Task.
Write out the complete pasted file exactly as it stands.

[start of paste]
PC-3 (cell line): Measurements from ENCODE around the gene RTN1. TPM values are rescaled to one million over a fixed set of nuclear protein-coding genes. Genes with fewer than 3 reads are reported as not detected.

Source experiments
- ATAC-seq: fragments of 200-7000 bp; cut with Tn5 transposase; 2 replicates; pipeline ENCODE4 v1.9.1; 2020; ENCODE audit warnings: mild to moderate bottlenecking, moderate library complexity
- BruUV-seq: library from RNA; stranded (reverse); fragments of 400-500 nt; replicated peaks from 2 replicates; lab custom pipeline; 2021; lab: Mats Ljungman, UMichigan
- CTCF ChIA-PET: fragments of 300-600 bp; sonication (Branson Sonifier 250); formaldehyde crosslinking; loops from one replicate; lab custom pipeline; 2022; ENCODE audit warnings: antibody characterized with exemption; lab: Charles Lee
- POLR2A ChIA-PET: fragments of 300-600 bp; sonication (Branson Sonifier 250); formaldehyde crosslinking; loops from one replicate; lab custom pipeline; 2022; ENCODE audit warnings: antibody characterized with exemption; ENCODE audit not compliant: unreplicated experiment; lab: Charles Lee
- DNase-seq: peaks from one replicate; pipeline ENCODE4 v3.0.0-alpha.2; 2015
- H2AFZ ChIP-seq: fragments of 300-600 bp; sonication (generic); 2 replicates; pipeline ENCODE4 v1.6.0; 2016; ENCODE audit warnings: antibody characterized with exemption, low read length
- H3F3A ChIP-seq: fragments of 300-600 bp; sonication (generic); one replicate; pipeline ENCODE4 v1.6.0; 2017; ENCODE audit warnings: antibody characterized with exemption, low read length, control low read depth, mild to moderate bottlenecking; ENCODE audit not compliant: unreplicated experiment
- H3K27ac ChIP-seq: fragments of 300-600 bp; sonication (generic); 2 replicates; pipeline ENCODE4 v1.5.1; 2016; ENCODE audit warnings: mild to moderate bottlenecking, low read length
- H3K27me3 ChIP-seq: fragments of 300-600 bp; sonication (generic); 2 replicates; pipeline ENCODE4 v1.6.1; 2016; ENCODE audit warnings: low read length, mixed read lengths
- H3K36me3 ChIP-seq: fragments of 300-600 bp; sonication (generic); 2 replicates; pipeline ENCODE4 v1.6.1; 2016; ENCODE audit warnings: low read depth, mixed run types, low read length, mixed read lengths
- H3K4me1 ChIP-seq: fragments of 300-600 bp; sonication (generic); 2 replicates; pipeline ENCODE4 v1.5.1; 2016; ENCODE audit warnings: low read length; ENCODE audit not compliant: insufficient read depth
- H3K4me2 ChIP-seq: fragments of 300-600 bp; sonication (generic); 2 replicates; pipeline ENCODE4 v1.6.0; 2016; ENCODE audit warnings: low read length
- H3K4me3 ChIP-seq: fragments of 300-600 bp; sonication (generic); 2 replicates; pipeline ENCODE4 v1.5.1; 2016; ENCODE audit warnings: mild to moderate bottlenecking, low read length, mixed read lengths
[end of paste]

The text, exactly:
PC-3 (cell line): Measurements from ENCODE around the gene RTN1. TPM values are rescaled to one million over a fixed set of nuclear protein-coding genes. Genes with fewer than 3 reads are reported as not detected.

Source experiments
- ATAC-seq: fragments of 200-7000 bp; cut with Tn5 transposase; 2 replicates; pipeline ENCODE4 v1.9.1; 2020; ENCODE audit warnings: mild to moderate bottlenecking, moderate library complexity
- BruUV-seq: library from RNA; stranded (reverse); fragments of 400-500 nt; replicated peaks from 2 replicates; lab custom pipeline; 2021; lab: Mats Ljungman, UMichigan
- CTCF ChIA-PET: fragments of 300-600 bp; sonication (Branson Sonifier 250); formaldehyde crosslinking; loops from one replicate; lab custom pipeline; 2022; ENCODE audit warnings: antibody characterized with exemption; lab: Charles Lee
- POLR2A ChIA-PET: fragments of 300-600 bp; sonication (Branson Sonifier 250); formaldehyde crosslinking; loops from one replicate; lab custom pipeline; 2022; ENCODE audit warnings: antibody characterized with exemption; ENCODE audit not compliant: unreplicated experiment; lab: Charles Lee
- DNase-seq: peaks from one replicate; pipeline ENCODE4 v3.0.0-alpha.2; 2015
- H2AFZ ChIP-seq: fragments of 300-600 bp; sonication (generic); 2 replicates; pipeline ENCODE4 v1.6.0; 2016; ENCODE audit warnings: antibody characterized with exemption, low read length
- H3F3A ChIP-seq: fragments of 300-600 bp; sonication (generic); one replicate; pipeline ENCODE4 v1.6.0; 2017; ENCODE audit warnings: antibody characterized with exemption, low read length, control low read depth, mild to moderate bottlenecking; ENCODE audit not compliant: unreplicated experiment
- H3K27ac ChIP-seq: fragments of 300-600 bp; sonication (generic); 2 replicates; pipeline ENCODE4 v1.5.1; 2016; ENCODE audit warnings: mild to moderate bottlenecking, low read length
- H3K27me3 ChIP-seq: fragments of 300-600 bp; sonication (generic); 2 replicates; pipeline ENCODE4 v1.6.1; 2016; ENCODE audit warnings: low read length, mixed read lengths
- H3K36me3 ChIP-seq: fragments of 300-600 bp; sonication (generic); 2 replicates; pipeline ENCODE4 v1.6.1; 2016; ENCODE audit warnings: low read depth, mixed run types, low read length, mixed read lengths
- H3K4me1 ChIP-seq: fragments of 300-600 bp; sonication (generic); 2 replicates; pipeline ENCODE4 v1.5.1; 2016; ENCODE audit warnings: low read length; ENCODE audit not compliant: insufficient read depth
- H3K4me2 ChIP-seq: fragments of 300-600 bp; sonication (generic); 2 replicates; pipeline ENCODE4 v1.6.0; 2016; ENCODE audit warnings: low read length
- H3K4me3 ChIP-seq: fragments of 300-600 bp; sonication (generic); 2 replicates; pipeline ENCODE4 v1.5.1; 2016; ENCODE audit warnings: mild to moderate bottlenecking, low read length, mixed read lengths